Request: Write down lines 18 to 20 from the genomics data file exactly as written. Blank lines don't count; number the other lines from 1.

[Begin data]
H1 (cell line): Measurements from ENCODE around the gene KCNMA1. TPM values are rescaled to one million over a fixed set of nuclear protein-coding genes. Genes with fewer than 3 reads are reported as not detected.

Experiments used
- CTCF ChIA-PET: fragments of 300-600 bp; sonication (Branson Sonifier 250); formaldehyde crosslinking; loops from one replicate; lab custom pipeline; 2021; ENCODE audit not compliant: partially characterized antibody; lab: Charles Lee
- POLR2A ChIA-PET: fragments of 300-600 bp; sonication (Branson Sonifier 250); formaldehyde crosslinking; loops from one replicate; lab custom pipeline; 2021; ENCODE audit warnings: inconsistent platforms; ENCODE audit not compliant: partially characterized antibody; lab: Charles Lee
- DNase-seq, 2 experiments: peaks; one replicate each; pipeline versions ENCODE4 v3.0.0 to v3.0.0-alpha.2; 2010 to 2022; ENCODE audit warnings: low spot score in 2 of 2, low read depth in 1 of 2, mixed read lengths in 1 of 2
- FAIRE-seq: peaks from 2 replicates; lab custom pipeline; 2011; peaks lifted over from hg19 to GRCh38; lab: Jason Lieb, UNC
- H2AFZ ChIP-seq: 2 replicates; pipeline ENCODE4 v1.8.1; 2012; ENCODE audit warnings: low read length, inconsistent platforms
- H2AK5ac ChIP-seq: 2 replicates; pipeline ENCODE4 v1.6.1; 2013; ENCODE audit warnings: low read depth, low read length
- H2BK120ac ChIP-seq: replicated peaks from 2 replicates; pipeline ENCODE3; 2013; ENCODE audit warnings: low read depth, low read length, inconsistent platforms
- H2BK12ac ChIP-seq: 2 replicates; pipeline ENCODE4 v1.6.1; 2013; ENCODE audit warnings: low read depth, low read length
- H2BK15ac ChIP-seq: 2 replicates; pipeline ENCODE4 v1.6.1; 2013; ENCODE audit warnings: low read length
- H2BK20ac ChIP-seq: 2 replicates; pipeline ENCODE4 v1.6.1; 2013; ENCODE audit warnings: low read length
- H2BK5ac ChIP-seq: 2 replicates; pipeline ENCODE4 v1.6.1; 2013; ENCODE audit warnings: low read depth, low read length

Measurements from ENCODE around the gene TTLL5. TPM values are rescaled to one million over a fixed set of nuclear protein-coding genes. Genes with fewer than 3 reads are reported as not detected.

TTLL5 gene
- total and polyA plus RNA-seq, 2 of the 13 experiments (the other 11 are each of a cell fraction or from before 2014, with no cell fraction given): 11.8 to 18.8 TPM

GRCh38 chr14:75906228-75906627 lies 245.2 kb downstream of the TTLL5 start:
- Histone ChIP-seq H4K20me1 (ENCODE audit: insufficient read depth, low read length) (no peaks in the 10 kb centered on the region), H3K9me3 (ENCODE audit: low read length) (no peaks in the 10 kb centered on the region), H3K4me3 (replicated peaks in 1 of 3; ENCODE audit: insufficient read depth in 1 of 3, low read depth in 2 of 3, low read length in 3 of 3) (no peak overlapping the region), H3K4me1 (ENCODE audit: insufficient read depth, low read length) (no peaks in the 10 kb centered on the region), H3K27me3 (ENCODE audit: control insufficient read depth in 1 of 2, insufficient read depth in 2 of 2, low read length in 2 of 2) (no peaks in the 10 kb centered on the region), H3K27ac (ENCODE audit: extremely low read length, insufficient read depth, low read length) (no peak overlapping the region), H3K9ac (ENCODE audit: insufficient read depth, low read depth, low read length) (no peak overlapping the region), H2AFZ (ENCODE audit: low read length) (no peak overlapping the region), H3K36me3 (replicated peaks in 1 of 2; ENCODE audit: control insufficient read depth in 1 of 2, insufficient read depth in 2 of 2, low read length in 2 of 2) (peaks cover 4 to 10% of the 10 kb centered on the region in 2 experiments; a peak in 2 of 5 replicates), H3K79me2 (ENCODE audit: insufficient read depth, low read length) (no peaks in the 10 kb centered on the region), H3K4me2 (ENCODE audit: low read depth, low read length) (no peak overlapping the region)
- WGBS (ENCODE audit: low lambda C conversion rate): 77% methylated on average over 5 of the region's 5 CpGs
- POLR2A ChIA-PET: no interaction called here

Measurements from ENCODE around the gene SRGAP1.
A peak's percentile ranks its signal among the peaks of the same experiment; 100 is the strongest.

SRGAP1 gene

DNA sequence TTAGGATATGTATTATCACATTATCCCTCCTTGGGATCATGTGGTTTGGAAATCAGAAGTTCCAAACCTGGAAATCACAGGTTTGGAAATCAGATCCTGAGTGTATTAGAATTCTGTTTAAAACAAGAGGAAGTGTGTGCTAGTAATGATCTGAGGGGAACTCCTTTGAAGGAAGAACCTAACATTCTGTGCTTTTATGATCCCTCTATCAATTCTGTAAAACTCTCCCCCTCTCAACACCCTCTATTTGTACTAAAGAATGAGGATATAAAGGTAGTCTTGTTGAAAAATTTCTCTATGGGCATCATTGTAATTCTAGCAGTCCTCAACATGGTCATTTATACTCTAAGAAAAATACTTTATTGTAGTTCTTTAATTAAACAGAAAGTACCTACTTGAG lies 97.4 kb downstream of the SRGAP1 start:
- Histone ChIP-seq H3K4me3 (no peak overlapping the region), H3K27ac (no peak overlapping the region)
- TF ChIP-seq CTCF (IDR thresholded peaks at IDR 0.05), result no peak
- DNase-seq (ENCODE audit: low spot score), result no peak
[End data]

- Histone ChIP-seq H4K20me1 (ENCODE audit: insufficient read depth, low read length) (no peaks in the 10 kb centered on the region), H3K9me3 (ENCODE audit: low read length) (no peaks in the 10 kb centered on the region), H3K4me3 (replicated peaks in 1 of 3; ENCODE audit: insufficient read depth in 1 of 3, low read depth in 2 of 3, low read length in 3 of 3) (no peak overlapping the region), H3K4me1 (ENCODE audit: insufficient read depth, low read length) (no peaks in the 10 kb centered on the region), H3K27me3 (ENCODE audit: control insufficient read depth in 1 of 2, insufficient read depth in 2 of 2, low read length in 2 of 2) (no peaks in the 10 kb centered on the region), H3K27ac (ENCODE audit: extremely low read length, insufficient read depth, low read length) (no peak overlapping the region), H3K9ac (ENCODE audit: insufficient read depth, low read depth, low read length) (no peak overlapping the region), H2AFZ (ENCODE audit: low read length) (no peak overlapping the region), H3K36me3 (replicated peaks in 1 of 2; ENCODE audit: control insufficient read depth in 1 of 2, insufficient read depth in 2 of 2, low read length in 2 of 2) (peaks cover 4 to 10% of the 10 kb centered on the region in 2 experiments; a peak in 2 of 5 replicates), H3K79me2 (ENCODE audit: insufficient read depth, low read length) (no peaks in the 10 kb centered on the region), H3K4me2 (ENCODE audit: low read depth, low read length) (no peak overlapping the region)
- WGBS (ENCODE audit: low lambda C conversion rate): 77% methylated on average over 5 of the region's 5 CpGs
- POLR2A ChIA-PET: no interaction called here